Those on the publishing side may disagree—Marisa Bluestone from the Association of American Publishers argued that students can always rent textbooks or buy them secondhand. But either way, there’s no sign that the market will get any better for students: professors are not “price-sensitive” (they don’t have to buy those things), so they will continue to assign whatever materials they like. And students will keep having to pay the sticker price.
“I find the prices of college textbooks in general ridiculous,” said one Northeastern University student. “But you gotta do what you gotta do.” Spoken like a true freshman.
The ability to travel the world shouldn’t just be reserved for millionaires, rock stars, and flu viruses… us regular shlubs to see what KFCs look like in Beijing too. In his new book, How to Travel the World on $50 a Day, travel guru Matt Kepnes shows you how to hop from country to country on the cheap.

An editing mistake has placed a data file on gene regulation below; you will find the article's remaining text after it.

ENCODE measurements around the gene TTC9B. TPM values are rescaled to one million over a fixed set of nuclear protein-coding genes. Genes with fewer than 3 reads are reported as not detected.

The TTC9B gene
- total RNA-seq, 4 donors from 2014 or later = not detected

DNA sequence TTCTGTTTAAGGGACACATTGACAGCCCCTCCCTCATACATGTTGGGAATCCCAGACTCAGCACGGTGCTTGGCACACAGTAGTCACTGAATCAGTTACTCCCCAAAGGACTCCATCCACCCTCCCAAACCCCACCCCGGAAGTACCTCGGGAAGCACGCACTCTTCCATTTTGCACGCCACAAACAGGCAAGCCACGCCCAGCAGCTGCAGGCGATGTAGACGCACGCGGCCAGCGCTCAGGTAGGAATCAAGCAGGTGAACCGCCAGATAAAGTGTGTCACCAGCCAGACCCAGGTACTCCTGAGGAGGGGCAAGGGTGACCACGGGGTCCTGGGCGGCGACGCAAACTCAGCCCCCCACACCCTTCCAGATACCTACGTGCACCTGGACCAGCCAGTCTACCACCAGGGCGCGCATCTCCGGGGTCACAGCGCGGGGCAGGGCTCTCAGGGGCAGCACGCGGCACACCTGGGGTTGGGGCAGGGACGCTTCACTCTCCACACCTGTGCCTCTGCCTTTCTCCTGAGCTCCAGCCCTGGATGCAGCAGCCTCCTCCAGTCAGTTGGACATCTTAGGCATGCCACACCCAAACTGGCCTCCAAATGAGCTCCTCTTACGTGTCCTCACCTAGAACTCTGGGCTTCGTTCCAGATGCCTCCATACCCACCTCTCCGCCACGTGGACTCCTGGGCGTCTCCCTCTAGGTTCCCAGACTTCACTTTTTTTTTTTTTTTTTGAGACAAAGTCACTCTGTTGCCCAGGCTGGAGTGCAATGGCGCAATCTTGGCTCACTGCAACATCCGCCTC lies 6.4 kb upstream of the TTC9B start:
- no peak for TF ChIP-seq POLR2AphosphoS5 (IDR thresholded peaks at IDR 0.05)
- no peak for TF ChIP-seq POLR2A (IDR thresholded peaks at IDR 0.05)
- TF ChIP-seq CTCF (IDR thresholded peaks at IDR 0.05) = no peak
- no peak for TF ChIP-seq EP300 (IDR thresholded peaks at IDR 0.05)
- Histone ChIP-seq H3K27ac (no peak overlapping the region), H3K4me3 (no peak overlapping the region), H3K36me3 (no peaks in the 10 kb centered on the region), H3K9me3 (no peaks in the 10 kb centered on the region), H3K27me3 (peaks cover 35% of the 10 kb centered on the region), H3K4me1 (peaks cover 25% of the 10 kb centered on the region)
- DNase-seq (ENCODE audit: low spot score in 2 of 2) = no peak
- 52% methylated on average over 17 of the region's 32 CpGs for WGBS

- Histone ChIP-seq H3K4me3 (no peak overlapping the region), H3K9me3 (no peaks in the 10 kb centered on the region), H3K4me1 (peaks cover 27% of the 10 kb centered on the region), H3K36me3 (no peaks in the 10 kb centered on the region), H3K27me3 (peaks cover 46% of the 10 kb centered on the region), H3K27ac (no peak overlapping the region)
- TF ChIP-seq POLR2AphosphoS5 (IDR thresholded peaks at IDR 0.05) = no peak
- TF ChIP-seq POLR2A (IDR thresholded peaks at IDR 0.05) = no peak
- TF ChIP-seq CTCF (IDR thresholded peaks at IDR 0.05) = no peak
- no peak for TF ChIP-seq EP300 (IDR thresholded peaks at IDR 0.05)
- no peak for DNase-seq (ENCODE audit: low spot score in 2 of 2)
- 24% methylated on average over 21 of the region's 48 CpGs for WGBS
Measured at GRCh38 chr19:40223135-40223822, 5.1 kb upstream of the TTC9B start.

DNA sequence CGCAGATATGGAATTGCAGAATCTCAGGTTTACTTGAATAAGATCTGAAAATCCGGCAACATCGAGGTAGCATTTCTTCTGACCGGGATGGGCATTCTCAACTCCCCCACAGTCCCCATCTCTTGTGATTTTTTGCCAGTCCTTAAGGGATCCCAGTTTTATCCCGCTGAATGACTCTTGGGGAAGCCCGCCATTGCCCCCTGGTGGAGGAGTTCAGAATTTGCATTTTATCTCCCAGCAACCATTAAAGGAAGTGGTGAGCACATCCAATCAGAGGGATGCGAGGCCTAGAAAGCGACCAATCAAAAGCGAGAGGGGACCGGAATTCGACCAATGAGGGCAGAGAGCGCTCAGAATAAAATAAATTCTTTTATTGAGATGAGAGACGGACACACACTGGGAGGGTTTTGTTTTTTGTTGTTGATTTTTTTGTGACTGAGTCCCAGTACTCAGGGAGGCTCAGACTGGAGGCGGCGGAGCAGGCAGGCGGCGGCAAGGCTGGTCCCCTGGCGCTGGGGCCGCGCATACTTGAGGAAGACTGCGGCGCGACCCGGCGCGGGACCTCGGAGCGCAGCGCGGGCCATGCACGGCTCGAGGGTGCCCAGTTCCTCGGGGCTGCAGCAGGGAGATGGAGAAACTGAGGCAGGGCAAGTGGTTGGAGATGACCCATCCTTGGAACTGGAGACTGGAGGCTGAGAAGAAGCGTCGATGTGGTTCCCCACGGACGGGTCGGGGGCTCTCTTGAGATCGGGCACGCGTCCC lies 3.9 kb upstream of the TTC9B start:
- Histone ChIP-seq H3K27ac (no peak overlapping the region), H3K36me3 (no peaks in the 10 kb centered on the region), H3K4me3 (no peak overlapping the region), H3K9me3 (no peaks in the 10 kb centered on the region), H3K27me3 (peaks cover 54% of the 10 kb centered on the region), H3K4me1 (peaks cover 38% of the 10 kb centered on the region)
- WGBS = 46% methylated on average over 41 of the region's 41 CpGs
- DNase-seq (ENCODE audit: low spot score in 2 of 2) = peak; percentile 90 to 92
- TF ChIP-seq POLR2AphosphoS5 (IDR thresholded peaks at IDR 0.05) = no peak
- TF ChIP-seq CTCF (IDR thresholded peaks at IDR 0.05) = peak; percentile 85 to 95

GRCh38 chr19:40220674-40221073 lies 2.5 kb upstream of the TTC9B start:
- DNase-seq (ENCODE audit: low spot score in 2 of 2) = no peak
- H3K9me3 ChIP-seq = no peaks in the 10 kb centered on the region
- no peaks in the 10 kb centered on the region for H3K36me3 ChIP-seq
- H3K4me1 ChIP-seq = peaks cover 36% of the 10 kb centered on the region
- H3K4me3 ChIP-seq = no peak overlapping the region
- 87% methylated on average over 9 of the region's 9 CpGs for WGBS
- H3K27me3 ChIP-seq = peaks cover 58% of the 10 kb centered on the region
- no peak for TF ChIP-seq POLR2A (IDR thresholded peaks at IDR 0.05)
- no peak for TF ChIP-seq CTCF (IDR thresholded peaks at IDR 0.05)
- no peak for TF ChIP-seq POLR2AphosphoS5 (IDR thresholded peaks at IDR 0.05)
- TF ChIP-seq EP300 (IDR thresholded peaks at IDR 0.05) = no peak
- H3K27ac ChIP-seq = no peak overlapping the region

Whether it’s how to score free flights, hotel rooms, or admissions to coveted attractions, Kepnes taps into his years of experience to teach you how to save for your trip and then make it pop without spending thousands. And he’s a good guy to listen to, as advice from his award winning budget travel site, Nomadic Matt, has been referenced by The New York Times, CNN, The Guardian UK, Yahoo! Finance and more.
The 2004 book Devil in Design by Monte Beauchamp (previously) of BLAB! features a beautiful collection of creepy vintage Krampus Christmas postcards. The book, published by Fantagraphics Books, includes interesting snippets of the history of postcards and Krampus. While it’s currently out of print, used copies are available through Amazon or those interested can pick up a copy of Beauchamp’s more recent Krampus book, Krampus: The Devil of Christmas.